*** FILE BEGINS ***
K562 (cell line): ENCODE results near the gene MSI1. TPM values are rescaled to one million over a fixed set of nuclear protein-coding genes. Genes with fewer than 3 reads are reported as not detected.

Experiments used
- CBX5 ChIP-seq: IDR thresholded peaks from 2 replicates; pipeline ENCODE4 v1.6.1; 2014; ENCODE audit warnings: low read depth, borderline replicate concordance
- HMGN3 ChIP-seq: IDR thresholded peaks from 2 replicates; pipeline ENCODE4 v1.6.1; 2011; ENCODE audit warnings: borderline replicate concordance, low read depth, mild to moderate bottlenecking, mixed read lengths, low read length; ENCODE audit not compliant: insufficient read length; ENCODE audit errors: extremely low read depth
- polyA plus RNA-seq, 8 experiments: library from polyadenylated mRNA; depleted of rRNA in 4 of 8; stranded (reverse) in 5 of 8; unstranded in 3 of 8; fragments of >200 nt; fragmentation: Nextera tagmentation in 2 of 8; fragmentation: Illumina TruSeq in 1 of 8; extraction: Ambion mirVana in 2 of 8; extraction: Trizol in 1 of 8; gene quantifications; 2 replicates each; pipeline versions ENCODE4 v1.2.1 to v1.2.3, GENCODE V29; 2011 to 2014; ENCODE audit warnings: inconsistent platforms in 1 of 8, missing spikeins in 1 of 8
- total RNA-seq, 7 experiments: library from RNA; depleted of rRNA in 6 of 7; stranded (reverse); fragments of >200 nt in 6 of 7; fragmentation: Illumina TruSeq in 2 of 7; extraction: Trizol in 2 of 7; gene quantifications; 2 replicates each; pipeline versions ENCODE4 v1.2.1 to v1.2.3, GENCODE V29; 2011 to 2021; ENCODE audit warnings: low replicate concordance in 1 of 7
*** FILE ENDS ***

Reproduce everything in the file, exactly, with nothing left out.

K562 (cell line): ENCODE results near the gene MSI1. TPM values are rescaled to one million over a fixed set of nuclear protein-coding genes. Genes with fewer than 3 reads are reported as not detected.

Experiments used
- CBX5 ChIP-seq: IDR thresholded peaks from 2 replicates; pipeline ENCODE4 v1.6.1; 2014; ENCODE audit warnings: low read depth, borderline replicate concordance
- HMGN3 ChIP-seq: IDR thresholded peaks from 2 replicates; pipeline ENCODE4 v1.6.1; 2011; ENCODE audit warnings: borderline replicate concordance, low read depth, mild to moderate bottlenecking, mixed read lengths, low read length; ENCODE audit not compliant: insufficient read length; ENCODE audit errors: extremely low read depth
- polyA plus RNA-seq, 8 experiments: library from polyadenylated mRNA; depleted of rRNA in 4 of 8; stranded (reverse) in 5 of 8; unstranded in 3 of 8; fragments of >200 nt; fragmentation: Nextera tagmentation in 2 of 8; fragmentation: Illumina TruSeq in 1 of 8; extraction: Ambion mirVana in 2 of 8; extraction: Trizol in 1 of 8; gene quantifications; 2 replicates each; pipeline versions ENCODE4 v1.2.1 to v1.2.3, GENCODE V29; 2011 to 2014; ENCODE audit warnings: inconsistent platforms in 1 of 8, missing spikeins in 1 of 8
- total RNA-seq, 7 experiments: library from RNA; depleted of rRNA in 6 of 7; stranded (reverse); fragments of >200 nt in 6 of 7; fragmentation: Illumina TruSeq in 2 of 7; extraction: Trizol in 2 of 7; gene quantifications; 2 replicates each; pipeline versions ENCODE4 v1.2.1 to v1.2.3, GENCODE V29; 2011 to 2021; ENCODE audit warnings: low replicate concordance in 1 of 7